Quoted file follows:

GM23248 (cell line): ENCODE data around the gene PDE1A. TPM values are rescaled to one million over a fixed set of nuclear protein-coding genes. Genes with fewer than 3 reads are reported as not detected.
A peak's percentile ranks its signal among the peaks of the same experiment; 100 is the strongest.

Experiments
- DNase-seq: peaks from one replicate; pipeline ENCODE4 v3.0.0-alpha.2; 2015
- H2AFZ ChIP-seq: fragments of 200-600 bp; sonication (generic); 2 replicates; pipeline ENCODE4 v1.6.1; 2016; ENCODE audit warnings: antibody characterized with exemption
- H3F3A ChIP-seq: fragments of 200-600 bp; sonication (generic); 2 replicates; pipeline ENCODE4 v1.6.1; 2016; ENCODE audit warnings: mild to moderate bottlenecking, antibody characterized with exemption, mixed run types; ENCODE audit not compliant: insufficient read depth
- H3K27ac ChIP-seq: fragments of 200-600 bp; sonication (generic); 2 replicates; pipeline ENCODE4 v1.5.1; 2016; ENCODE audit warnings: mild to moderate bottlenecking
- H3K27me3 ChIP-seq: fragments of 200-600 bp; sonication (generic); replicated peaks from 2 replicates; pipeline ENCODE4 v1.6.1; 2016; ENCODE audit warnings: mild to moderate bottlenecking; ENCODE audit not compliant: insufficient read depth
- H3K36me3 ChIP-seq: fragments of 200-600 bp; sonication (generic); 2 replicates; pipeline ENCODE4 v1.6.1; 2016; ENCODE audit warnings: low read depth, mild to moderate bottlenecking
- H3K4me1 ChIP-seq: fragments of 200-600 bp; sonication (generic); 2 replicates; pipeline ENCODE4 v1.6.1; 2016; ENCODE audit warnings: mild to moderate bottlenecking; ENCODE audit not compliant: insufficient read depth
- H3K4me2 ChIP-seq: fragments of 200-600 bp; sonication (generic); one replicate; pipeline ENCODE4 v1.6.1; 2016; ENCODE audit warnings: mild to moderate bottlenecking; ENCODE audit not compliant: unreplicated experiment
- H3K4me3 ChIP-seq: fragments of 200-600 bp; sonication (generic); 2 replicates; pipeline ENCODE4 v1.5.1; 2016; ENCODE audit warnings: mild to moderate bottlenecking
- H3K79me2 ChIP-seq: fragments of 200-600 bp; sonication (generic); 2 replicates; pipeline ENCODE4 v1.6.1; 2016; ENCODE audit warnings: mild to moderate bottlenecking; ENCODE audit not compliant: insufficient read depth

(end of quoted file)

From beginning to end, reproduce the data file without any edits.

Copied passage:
GM23248 (cell line): ENCODE data around the gene PDE1A. TPM values are rescaled to one million over a fixed set of nuclear protein-coding genes. Genes with fewer than 3 reads are reported as not detected.
A peak's percentile ranks its signal among the peaks of the same experiment; 100 is the strongest.

Experiments
- DNase-seq: peaks from one replicate; pipeline ENCODE4 v3.0.0-alpha.2; 2015
- H2AFZ ChIP-seq: fragments of 200-600 bp; sonication (generic); 2 replicates; pipeline ENCODE4 v1.6.1; 2016; ENCODE audit warnings: antibody characterized with exemption
- H3F3A ChIP-seq: fragments of 200-600 bp; sonication (generic); 2 replicates; pipeline ENCODE4 v1.6.1; 2016; ENCODE audit warnings: mild to moderate bottlenecking, antibody characterized with exemption, mixed run types; ENCODE audit not compliant: insufficient read depth
- H3K27ac ChIP-seq: fragments of 200-600 bp; sonication (generic); 2 replicates; pipeline ENCODE4 v1.5.1; 2016; ENCODE audit warnings: mild to moderate bottlenecking
- H3K27me3 ChIP-seq: fragments of 200-600 bp; sonication (generic); replicated peaks from 2 replicates; pipeline ENCODE4 v1.6.1; 2016; ENCODE audit warnings: mild to moderate bottlenecking; ENCODE audit not compliant: insufficient read depth
- H3K36me3 ChIP-seq: fragments of 200-600 bp; sonication (generic); 2 replicates; pipeline ENCODE4 v1.6.1; 2016; ENCODE audit warnings: low read depth, mild to moderate bottlenecking
- H3K4me1 ChIP-seq: fragments of 200-600 bp; sonication (generic); 2 replicates; pipeline ENCODE4 v1.6.1; 2016; ENCODE audit warnings: mild to moderate bottlenecking; ENCODE audit not compliant: insufficient read depth
- H3K4me2 ChIP-seq: fragments of 200-600 bp; sonication (generic); one replicate; pipeline ENCODE4 v1.6.1; 2016; ENCODE audit warnings: mild to moderate bottlenecking; ENCODE audit not compliant: unreplicated experiment
- H3K4me3 ChIP-seq: fragments of 200-600 bp; sonication (generic); 2 replicates; pipeline ENCODE4 v1.5.1; 2016; ENCODE audit warnings: mild to moderate bottlenecking
- H3K79me2 ChIP-seq: fragments of 200-600 bp; sonication (generic); 2 replicates; pipeline ENCODE4 v1.6.1; 2016; ENCODE audit warnings: mild to moderate bottlenecking; ENCODE audit not compliant: insufficient read depth